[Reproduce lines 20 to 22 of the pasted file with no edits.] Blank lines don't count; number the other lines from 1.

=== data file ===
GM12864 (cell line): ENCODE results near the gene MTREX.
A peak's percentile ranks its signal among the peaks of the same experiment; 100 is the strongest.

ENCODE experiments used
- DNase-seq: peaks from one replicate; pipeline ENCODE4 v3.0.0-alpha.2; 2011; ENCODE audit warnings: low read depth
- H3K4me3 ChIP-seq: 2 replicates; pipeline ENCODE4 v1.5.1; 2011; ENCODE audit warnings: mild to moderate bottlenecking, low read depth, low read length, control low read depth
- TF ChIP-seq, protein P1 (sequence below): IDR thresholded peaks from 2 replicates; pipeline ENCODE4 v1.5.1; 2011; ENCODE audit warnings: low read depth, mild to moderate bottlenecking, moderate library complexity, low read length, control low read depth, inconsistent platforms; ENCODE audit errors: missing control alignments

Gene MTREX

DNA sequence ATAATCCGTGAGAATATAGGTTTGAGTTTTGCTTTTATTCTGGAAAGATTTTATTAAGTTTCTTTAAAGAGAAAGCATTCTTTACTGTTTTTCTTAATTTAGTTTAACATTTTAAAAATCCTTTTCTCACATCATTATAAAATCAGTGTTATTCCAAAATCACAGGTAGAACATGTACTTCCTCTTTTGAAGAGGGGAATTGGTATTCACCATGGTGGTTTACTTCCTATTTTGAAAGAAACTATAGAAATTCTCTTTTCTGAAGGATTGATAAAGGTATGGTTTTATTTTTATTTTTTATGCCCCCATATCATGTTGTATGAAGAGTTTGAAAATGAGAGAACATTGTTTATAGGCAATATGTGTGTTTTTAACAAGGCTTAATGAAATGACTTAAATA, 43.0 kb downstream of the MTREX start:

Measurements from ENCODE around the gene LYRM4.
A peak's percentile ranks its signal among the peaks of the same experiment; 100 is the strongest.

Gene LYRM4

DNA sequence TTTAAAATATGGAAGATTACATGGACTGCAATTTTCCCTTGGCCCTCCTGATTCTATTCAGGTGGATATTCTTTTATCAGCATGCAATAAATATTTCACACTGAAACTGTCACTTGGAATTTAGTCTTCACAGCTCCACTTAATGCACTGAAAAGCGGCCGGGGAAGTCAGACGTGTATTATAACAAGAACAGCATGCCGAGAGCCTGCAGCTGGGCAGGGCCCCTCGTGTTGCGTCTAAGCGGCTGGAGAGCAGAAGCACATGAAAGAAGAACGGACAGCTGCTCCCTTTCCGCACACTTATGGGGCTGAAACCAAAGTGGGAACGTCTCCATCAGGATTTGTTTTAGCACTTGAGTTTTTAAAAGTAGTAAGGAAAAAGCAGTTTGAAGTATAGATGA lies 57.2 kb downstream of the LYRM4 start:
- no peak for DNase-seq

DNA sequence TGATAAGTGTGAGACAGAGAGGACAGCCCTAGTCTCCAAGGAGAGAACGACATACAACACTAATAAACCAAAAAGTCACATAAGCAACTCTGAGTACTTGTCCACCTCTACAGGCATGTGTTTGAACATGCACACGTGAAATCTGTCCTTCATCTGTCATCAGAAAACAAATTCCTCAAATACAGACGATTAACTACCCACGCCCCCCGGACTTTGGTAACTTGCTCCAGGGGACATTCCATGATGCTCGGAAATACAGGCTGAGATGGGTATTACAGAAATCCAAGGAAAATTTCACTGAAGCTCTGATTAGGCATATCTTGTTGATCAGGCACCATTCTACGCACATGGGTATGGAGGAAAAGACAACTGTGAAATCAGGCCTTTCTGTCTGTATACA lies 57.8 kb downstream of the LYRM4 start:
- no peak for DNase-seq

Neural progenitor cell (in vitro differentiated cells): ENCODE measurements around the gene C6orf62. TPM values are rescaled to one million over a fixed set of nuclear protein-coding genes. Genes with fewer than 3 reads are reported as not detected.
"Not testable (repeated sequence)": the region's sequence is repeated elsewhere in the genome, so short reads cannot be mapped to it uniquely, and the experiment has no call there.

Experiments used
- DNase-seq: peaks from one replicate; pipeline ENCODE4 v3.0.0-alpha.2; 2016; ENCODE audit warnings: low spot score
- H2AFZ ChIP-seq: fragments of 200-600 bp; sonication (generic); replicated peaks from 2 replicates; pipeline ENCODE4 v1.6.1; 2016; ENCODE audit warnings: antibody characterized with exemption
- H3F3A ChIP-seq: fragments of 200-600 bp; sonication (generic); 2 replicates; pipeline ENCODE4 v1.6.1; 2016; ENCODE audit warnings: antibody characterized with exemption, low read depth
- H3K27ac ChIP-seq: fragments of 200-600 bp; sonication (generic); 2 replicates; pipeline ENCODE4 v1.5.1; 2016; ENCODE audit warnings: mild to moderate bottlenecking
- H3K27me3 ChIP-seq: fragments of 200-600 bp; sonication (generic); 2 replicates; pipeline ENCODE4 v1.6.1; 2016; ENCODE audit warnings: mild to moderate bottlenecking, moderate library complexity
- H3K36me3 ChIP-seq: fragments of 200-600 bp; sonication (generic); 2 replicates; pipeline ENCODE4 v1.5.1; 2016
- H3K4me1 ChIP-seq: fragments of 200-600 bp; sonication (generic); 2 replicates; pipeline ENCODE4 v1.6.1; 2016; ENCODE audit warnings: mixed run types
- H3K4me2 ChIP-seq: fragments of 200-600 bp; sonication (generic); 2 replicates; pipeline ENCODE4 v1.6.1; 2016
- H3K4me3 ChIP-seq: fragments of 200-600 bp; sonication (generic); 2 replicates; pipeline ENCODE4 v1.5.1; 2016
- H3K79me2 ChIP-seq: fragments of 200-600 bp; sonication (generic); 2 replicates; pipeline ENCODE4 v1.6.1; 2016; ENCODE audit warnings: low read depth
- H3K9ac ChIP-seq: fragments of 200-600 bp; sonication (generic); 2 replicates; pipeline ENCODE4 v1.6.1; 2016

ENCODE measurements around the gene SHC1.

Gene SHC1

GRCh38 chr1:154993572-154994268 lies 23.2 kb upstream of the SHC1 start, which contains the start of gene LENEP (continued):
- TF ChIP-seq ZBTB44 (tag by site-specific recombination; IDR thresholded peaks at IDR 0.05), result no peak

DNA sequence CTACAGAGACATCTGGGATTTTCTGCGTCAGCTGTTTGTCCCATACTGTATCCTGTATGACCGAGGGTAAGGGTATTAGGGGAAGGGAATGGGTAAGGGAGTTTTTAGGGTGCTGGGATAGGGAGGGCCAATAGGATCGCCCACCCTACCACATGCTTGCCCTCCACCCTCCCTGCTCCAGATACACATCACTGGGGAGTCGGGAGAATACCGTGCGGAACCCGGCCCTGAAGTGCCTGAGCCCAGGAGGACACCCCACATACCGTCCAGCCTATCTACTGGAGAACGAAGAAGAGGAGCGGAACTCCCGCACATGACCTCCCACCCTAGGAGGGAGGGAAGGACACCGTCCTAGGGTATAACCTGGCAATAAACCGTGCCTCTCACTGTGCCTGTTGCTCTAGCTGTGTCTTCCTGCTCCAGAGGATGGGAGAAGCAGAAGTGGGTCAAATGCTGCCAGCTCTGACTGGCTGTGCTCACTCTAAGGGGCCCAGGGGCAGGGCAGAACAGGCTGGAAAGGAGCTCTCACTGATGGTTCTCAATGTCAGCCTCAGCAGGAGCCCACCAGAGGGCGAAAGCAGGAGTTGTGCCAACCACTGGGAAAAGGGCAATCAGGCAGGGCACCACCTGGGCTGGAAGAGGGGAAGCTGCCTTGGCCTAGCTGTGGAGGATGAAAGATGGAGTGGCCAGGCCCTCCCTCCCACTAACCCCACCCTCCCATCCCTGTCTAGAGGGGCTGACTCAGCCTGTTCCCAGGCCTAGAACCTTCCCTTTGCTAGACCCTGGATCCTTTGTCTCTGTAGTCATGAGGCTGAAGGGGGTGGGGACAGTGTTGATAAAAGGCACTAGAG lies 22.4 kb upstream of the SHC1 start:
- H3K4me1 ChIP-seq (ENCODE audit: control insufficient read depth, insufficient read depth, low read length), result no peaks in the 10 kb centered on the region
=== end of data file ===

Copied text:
- H2AFZ ChIP-seq: fragments of 200-600 bp; sonication (generic); replicated peaks from 2 replicates; pipeline ENCODE4 v1.6.1; 2016; ENCODE audit warnings: antibody characterized with exemption
- H3F3A ChIP-seq: fragments of 200-600 bp; sonication (generic); 2 replicates; pipeline ENCODE4 v1.6.1; 2016; ENCODE audit warnings: antibody characterized with exemption, low read depth
- H3K27ac ChIP-seq: fragments of 200-600 bp; sonication (generic); 2 replicates; pipeline ENCODE4 v1.5.1; 2016; ENCODE audit warnings: mild to moderate bottlenecking